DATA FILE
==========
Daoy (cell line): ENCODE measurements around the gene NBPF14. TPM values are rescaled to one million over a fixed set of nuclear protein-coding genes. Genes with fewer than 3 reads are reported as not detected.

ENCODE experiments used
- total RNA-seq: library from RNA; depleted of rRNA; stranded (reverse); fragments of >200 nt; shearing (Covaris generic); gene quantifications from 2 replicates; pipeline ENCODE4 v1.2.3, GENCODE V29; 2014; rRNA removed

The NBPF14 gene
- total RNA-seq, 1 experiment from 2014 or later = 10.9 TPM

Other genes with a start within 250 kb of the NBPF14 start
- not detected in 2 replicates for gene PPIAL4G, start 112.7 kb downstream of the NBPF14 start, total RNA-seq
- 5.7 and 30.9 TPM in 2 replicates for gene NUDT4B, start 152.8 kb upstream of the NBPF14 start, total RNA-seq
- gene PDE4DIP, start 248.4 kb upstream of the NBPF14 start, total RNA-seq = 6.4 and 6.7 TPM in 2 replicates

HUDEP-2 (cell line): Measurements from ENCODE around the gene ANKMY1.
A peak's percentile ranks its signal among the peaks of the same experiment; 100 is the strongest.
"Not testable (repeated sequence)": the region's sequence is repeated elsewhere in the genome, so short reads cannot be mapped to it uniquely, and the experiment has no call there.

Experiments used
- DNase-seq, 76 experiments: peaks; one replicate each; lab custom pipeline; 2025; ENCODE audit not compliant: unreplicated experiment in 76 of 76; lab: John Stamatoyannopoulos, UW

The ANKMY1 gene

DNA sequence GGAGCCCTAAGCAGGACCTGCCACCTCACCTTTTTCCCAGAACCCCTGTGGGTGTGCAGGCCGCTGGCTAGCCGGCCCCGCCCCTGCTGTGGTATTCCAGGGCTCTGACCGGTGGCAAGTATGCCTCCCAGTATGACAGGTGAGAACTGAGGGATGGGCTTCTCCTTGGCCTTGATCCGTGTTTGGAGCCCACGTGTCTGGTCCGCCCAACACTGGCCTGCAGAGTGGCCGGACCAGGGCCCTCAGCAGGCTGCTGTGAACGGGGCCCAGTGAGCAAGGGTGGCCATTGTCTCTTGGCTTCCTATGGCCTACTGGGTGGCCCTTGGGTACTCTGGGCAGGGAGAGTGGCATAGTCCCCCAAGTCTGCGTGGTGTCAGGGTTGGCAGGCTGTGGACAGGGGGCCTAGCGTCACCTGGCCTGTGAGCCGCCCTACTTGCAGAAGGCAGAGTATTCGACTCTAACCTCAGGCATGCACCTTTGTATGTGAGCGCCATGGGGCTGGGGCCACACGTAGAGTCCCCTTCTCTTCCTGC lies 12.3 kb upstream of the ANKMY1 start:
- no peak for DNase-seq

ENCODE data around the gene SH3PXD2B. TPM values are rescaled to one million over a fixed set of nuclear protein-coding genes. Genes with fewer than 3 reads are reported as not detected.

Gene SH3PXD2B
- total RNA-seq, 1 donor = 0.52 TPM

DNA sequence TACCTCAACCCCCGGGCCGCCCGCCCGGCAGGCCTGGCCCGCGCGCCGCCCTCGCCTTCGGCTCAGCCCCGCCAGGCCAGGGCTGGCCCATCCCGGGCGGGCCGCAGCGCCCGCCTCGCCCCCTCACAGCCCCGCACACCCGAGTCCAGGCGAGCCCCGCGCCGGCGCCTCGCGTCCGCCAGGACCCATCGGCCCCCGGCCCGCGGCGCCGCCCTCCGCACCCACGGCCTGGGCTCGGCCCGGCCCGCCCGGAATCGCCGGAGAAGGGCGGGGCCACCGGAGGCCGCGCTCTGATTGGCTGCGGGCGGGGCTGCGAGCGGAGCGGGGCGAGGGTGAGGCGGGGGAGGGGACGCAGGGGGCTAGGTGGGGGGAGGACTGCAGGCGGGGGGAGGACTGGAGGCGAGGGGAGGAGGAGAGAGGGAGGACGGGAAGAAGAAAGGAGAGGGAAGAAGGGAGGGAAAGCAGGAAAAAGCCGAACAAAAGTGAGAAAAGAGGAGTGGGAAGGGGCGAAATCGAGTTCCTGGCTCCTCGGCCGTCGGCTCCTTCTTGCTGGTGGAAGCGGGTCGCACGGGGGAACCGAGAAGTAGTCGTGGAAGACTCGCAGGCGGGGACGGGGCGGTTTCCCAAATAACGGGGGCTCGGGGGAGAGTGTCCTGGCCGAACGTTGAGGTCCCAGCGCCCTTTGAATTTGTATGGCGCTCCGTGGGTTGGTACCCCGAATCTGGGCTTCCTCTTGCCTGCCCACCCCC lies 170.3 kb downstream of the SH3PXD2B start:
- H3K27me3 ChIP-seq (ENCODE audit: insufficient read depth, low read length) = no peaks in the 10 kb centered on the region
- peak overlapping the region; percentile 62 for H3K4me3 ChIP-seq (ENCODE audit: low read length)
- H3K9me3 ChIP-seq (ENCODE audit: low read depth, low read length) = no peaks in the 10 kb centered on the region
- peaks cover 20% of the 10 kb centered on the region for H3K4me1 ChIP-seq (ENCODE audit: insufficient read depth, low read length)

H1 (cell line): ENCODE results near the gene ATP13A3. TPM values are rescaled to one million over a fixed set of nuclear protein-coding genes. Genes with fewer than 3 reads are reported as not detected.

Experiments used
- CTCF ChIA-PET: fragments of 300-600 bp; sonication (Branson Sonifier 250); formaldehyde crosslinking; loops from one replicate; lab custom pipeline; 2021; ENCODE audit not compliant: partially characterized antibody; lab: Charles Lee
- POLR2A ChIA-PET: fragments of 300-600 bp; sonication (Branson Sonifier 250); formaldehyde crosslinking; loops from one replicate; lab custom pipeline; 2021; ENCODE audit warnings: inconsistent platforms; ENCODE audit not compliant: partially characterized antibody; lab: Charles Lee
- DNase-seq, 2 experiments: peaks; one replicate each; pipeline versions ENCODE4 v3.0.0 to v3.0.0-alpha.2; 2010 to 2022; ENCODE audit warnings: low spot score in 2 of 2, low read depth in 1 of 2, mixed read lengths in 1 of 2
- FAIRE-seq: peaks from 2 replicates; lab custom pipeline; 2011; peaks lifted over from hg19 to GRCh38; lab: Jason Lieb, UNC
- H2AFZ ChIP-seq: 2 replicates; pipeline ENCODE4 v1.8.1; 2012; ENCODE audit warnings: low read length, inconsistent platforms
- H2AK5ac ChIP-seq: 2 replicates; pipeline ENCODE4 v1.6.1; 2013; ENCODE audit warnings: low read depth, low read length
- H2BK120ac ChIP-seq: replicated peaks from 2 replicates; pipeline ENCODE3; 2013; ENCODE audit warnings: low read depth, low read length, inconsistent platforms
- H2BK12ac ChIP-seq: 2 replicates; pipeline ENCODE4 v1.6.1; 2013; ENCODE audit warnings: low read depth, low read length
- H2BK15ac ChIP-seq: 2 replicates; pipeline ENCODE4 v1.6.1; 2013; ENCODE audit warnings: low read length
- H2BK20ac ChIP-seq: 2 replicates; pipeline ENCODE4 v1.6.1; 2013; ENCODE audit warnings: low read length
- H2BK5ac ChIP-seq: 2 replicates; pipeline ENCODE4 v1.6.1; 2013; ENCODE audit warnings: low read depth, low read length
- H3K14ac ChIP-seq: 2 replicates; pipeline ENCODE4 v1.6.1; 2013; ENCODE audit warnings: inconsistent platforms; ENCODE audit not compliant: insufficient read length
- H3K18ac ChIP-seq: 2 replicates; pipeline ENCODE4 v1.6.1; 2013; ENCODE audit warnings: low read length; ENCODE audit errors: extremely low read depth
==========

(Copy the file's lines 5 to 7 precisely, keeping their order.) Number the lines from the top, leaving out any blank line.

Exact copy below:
- total RNA-seq, 1 experiment from 2014 or later = 10.9 TPM

Other genes with a start within 250 kb of the NBPF14 start
- not detected in 2 replicates for gene PPIAL4G, start 112.7 kb downstream of the NBPF14 start, total RNA-seq